References
Websites
The Author
The Bertelsmann Stiftung
To the Reader
Corporate culture and leadership as success factors were at the forefront of the 2003 Carl Bertelsmann Prize. Not least due to globalization, the related internationalization and increased competition, the question of whether, and to what extent, the corporate culture and economic success of a business are related has a greater importance than before and is still in the interest of corporate leaders. Even companies that belong to the most successful worldwide in their respective industries and leave no doubt that they consider their specific culture as it is lived in, and supported by, the company relevant for their success, are moved by the question of how this corporate culture as a success factor and leadership instrument of the future can be correlated with performance parameters. And which consequences can result from such an assessment?
The “International Network Corporate Culture,” founded as a follow-up to the 2003 Carl Bertelsmann Prize by ten multinational Europe-based companies, dedicated its first working phase to this context. While the network dealt with the link between corporate culture and success, the Bertelsmann Stiftung commissioned a study to investigate existing international models that assess this link with a view to their practicability, relevance, and set of criteria. The aim of the study, produced by Professor Dr. Sonja A. Sackmann, a professor at the University of the Federal Armed Forces in Munich, was to assemble the best practice models. Major questions were these: How broadly do they define the term “corporate culture?” and how relevant are they in practical terms? The pivotal point for understanding corporate culture was the ten-dimensional model defined by the Bertelsmann Stiftung for the Carl Bertelsmann Prize.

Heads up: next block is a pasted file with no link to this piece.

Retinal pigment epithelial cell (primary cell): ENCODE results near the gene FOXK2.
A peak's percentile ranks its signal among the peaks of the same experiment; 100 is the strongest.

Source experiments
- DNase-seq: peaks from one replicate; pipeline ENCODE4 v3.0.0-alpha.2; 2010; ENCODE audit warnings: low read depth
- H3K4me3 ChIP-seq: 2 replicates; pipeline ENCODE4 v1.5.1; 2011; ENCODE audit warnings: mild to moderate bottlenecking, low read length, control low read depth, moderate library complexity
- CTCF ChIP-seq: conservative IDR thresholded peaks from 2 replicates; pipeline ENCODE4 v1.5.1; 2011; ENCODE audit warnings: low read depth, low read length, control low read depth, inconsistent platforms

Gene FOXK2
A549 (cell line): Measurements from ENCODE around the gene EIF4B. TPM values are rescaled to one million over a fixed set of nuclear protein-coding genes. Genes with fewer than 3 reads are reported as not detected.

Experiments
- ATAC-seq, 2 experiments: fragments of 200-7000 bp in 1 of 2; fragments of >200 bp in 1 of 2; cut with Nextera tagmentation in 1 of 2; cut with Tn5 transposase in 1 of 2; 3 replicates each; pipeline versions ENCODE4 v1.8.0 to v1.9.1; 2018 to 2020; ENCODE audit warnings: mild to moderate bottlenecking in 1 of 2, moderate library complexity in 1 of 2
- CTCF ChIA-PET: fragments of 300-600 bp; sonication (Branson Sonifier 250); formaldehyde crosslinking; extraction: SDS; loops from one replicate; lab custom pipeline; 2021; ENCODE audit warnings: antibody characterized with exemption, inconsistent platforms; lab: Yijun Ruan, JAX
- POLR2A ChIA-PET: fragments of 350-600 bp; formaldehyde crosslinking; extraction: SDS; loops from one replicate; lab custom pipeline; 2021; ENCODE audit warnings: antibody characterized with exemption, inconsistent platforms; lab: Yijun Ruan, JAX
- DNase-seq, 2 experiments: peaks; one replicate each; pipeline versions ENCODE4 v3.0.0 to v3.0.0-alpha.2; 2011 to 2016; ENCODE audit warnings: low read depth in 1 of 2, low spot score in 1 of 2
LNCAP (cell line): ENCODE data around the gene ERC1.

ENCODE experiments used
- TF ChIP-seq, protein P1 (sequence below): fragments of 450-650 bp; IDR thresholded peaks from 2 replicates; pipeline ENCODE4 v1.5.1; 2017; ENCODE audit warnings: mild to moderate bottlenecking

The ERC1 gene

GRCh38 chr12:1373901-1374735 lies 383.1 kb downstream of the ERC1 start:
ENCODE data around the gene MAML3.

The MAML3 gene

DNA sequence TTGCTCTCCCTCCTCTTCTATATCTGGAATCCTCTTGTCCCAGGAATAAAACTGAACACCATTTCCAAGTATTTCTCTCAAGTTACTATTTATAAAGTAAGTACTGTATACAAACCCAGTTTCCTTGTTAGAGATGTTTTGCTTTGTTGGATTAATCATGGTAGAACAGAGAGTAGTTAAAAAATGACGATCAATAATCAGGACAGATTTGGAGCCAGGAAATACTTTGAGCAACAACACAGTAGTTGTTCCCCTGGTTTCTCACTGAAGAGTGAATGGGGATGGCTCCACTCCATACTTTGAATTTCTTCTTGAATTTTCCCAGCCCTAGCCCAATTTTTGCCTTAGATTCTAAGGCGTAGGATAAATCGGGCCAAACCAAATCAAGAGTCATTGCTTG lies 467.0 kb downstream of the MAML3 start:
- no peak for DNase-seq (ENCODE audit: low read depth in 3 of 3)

One of the most important results of the study was the insight that a direct connection between corporate culture and success can be established with the surveyed models. Yet only a few practically relevant and operable models exist for companies to apply. Any kind of assessment requires that the aim be defined in advance. Determining the corresponding criteria is also of utmost relevance for the practicability and usability. Professor Sackmann’s study provides an introduction to the topic, a brief overview over the current state of research, and a detailed survey of 25 models and instruments to assess the link between corporate culture and success with a view to the respective framework conditions and their relevance for a company. The study concludes with considerations on how to apply the instruments in a meaningful and useful manner.
Grateful acknowledgments are hereby made to the members of the “International Network Corporate Culture” for the many constructive contributions they made, based on the entrepreneurial experiences that led to this study; and to the project team at the Bertelsmann Stiftung. In particular, I express my gratitude to Professor Sackmann for her meticulous analysis and for the valuable impulses with which the work of the “International Network Corporate Culture” was enriched beyond her written contribution.